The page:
Many insurance underwriters, happy to have a new tool to give them data on customers, are putting too much emphasis on CSA scores when it comes time to writing policies. This could mean higher premiums, higher deductibles, and even a case where some underwriters won't even consider insuring your company, said John Simms, vice president with HNI, in a session at last month's Fleet Safety Conference, put on by Bobit Business Media in Schaumburg, Ill.
HNI is an insurance broker and safety consulting firm that helps companies improve their safety programs in order to help them get the best rates from the underwriting community.
"Premiums are on the rise and a lot of that is being attributed to CSA," he said, noting that the American Transportation Research Institute's annual cost per mile study found truck insurance premiums in 2011 were up by 8 cents per mile from the previous year. He predicts you'll see a radical increase in 2012 as well.
"We've seen deductibles jump from $10,000 to $200,000."
If you have no more than one CSA alert and a good loss ratio, underwriters will be happy to work with you, Simms said. However, "carriers with two or more CSA alerts are considered ineligible risks for a number of underwriters, regardless of loss ratio or the number of years they have been with the insurance company."
Insurance underwriters are determined to use all available information, public or private, to decide whether to insure a risk and what the pricing should be, Simms said. CSA brings a new source of that information.
"As a result, CSA data is receiving intense scrutiny by underwriters and now plays a disproportionately large role in the consideration and pricing of your risk," he explained. "Underwriters believe that the data from CSA can significantly impact the financial outcome of liability claims. Bad CSA data means higher claim settlements, which means [the insurance company is] going to pay out more in claims, which means you're going to pay a higher premium."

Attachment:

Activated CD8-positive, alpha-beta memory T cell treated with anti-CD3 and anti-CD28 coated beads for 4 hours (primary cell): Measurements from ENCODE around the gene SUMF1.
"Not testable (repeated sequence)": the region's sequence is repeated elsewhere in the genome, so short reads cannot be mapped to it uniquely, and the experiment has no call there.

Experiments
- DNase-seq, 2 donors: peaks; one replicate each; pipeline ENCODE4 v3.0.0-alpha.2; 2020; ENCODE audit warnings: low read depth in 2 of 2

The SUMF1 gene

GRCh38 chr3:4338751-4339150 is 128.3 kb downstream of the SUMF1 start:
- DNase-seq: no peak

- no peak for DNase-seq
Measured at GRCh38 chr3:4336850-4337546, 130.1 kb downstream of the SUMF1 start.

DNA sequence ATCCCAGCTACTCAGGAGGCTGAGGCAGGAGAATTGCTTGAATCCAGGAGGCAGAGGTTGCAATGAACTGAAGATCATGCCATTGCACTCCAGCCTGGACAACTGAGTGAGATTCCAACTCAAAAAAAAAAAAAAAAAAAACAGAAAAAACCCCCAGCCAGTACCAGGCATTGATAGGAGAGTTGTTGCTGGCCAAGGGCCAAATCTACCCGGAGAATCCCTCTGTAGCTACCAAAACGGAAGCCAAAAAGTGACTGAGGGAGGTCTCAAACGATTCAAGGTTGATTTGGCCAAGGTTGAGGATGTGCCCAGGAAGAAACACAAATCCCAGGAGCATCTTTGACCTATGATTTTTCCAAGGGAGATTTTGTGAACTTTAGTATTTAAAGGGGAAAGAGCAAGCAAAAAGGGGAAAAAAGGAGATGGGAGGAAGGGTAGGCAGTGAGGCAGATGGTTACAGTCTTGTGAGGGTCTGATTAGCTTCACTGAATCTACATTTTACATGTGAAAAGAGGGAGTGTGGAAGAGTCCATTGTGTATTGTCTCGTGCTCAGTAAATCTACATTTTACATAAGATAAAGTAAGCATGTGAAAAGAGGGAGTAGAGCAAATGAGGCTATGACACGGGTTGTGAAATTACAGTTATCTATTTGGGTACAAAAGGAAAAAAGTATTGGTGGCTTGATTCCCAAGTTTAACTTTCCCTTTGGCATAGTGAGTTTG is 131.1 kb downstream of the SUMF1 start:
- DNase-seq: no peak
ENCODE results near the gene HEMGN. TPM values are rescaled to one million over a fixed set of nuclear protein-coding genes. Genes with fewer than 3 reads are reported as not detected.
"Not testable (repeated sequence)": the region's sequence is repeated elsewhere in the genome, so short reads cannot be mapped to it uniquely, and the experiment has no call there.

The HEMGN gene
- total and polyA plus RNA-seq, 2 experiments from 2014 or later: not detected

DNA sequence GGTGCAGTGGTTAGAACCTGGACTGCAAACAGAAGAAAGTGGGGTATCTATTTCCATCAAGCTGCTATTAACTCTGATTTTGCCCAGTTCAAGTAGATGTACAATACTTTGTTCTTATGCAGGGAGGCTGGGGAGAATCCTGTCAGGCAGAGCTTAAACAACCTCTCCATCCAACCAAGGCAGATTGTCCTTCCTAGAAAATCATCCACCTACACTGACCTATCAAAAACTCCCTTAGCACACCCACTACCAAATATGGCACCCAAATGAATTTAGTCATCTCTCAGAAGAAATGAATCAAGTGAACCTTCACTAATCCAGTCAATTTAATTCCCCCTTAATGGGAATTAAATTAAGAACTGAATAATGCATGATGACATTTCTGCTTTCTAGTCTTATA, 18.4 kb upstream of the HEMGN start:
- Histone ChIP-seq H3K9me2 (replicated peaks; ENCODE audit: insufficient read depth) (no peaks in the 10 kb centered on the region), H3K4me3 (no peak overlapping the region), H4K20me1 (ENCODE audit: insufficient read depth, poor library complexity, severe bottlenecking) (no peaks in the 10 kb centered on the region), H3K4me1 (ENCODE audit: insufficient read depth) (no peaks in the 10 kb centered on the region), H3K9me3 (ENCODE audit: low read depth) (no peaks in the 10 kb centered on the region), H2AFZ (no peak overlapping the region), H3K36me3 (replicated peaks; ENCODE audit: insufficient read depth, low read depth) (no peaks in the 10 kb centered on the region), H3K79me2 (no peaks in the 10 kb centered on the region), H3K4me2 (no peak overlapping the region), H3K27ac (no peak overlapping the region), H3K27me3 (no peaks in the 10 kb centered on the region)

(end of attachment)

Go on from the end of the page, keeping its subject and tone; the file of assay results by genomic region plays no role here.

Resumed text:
There are several ways your CSA information can be misinterpreted by insurance writers, Simms said. Many underwriters simply don't understand the methodology of CSA and the SMS system. That's why it's important to work with your underwriter to help make sure they're using it correctly.
"Make sure your underwriter understands your numbers," he said. If a deeper look at your scores shows they are trending downward (and in CSA scores, like golf, lower is better), make sure the underwriter's aware of that trend.
If the trend is downward, you'd better get busy on a plan to improve it.
"If you have active alerts, what is your improvement plan?" Simms said. "Be specific and show you mean business."